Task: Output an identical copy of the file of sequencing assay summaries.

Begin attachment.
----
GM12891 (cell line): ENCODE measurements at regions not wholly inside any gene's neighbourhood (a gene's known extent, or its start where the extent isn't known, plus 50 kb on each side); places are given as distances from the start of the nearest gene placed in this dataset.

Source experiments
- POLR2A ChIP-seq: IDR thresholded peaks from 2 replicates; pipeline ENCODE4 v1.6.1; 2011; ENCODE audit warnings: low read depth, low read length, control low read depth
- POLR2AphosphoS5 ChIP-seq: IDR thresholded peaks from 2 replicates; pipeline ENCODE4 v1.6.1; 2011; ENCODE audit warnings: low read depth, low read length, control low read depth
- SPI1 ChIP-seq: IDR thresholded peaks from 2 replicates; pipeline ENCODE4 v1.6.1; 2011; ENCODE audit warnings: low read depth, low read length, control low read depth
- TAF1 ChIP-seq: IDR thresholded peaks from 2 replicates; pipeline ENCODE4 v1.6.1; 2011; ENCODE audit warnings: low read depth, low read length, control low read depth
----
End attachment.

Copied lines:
GM12891 (cell line): ENCODE measurements at regions not wholly inside any gene's neighbourhood (a gene's known extent, or its start where the extent isn't known, plus 50 kb on each side); places are given as distances from the start of the nearest gene placed in this dataset.

Source experiments
- POLR2A ChIP-seq: IDR thresholded peaks from 2 replicates; pipeline ENCODE4 v1.6.1; 2011; ENCODE audit warnings: low read depth, low read length, control low read depth
- POLR2AphosphoS5 ChIP-seq: IDR thresholded peaks from 2 replicates; pipeline ENCODE4 v1.6.1; 2011; ENCODE audit warnings: low read depth, low read length, control low read depth
- SPI1 ChIP-seq: IDR thresholded peaks from 2 replicates; pipeline ENCODE4 v1.6.1; 2011; ENCODE audit warnings: low read depth, low read length, control low read depth
- TAF1 ChIP-seq: IDR thresholded peaks from 2 replicates; pipeline ENCODE4 v1.6.1; 2011; ENCODE audit warnings: low read depth, low read length, control low read depth